Utthapya, Utthāpya: 6 definitions


Utthapya means something in Hinduism, Sanskrit. If you want to know the exact meaning, history, etymology or English translation of this term then check out the descriptions on this page. Add your comment or reference to a book if you want to contribute to this summary article.

In Hinduism

Purana and Itihasa (epic history)

[«previous next»] — Utthapya in Purana glossary
Source: archive.org: Shiva Purana - English Translation

Utthāpya (उत्थाप्य) means “to raise someone”, according to the Śivapurāṇa 2.3.9.—Accordingly, after Menā spoke to Himācala (Himavat):—“After saying this, with tears in her eyes Menā fell at the feet of her husband. Raising [i.e., utthāpya] her, the lord of mountains, the most excellent among intelligent people, made a true statement. [...]”.

Purana book cover
context information

The Purana (पुराण, purāṇas) refers to Sanskrit literature preserving ancient India’s vast cultural history, including historical legends, religious ceremonies, various arts and sciences. The eighteen mahapuranas total over 400,000 shlokas (metrical couplets) and date to at least several centuries BCE.

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Languages of India and abroad

Sanskrit dictionary

Source: DDSA: The practical Sanskrit-English dictionary

Utthāpya (उत्थाप्य).—pot. p.

1) To be raised or lifted.

2) To be excited or animated.

3) To be mixed.

4) (In math.) To be brought out by substitution; Big.45.

Source: Cologne Digital Sanskrit Dictionaries: Shabda-Sagara Sanskrit-English Dictionary

Utthāpya (उत्थाप्य).—ind. 1. Having raised or caused to rise. 2. Having roused or instigated. E. ut before sthā to stay, causal form, lyap aff.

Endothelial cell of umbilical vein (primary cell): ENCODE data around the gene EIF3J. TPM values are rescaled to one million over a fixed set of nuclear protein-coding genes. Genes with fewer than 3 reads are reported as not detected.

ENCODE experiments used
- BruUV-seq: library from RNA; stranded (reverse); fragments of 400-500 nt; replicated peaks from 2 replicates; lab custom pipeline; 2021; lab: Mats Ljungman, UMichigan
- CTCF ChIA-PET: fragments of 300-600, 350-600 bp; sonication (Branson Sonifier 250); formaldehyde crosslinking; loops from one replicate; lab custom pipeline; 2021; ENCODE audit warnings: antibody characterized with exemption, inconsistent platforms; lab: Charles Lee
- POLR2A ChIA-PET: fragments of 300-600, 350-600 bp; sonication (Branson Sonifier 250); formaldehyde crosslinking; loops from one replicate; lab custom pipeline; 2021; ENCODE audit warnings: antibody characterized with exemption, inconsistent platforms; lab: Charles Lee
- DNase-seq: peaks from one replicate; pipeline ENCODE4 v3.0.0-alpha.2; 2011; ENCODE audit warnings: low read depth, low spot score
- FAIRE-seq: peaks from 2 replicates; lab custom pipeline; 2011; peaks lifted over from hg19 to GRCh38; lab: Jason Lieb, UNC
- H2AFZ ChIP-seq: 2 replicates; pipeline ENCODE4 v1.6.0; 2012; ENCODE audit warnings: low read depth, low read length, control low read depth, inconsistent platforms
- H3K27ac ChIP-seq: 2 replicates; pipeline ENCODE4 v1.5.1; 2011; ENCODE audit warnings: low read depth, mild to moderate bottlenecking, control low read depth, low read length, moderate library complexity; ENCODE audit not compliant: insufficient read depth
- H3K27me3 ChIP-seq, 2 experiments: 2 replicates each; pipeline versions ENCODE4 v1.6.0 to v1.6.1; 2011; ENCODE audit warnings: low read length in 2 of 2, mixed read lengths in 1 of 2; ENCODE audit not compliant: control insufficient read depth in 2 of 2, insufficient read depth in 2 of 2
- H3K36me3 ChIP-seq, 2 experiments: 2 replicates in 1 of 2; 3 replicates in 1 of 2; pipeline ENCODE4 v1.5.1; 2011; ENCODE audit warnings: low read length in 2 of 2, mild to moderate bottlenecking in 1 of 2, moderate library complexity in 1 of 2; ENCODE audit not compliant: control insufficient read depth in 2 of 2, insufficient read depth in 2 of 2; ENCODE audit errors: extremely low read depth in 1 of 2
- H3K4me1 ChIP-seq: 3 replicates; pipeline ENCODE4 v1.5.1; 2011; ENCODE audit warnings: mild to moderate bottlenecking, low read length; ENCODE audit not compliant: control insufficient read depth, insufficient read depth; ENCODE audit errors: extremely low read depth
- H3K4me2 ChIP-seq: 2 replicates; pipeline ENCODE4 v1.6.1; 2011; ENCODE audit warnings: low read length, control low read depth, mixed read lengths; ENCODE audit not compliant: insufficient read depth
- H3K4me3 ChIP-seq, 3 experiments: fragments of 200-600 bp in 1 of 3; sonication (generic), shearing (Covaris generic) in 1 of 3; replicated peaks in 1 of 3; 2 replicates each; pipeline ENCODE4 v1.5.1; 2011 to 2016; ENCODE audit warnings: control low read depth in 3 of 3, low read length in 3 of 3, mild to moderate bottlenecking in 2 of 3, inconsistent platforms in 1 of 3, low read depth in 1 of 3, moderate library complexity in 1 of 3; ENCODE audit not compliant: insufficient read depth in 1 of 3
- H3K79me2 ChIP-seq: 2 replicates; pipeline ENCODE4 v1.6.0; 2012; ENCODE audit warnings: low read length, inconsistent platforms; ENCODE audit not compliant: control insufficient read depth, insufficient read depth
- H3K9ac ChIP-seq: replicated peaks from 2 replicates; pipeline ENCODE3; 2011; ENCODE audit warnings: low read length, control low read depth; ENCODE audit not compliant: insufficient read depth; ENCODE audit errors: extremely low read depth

Source: Cologne Digital Sanskrit Dictionaries: Monier-Williams Sanskrit-English Dictionary

1) Utthāpya (उत्थाप्य):—[=ut-thāpya] [from ut-thā] 1. ut-thāpya mfn. to be raised

2) [v.s. ...] to be sent away, [Aitareya-brāhmaṇa vii, 29, 4]

3) [v.s. ...] (in [mathematics]) to be brought out (as a result) by substitution, [Bījagaṇita 45]

4) [v.s. ...] 2. ut-thāpya [indeclinable participle] having raised or caused to rise, having roused or instigated etc.

[Sanskrit to German]

Utthapya in German

context information

Sanskrit, also spelled संस्कृतम् (saṃskṛtam), is an ancient language of India commonly seen as the grandmother of the Indo-European language family (even English!). Closely allied with Prakrit and Pali, Sanskrit is more exhaustive in both grammar and terms and has the most extensive collection of literature in the world, greatly surpassing its sister-languages Greek and Latin.

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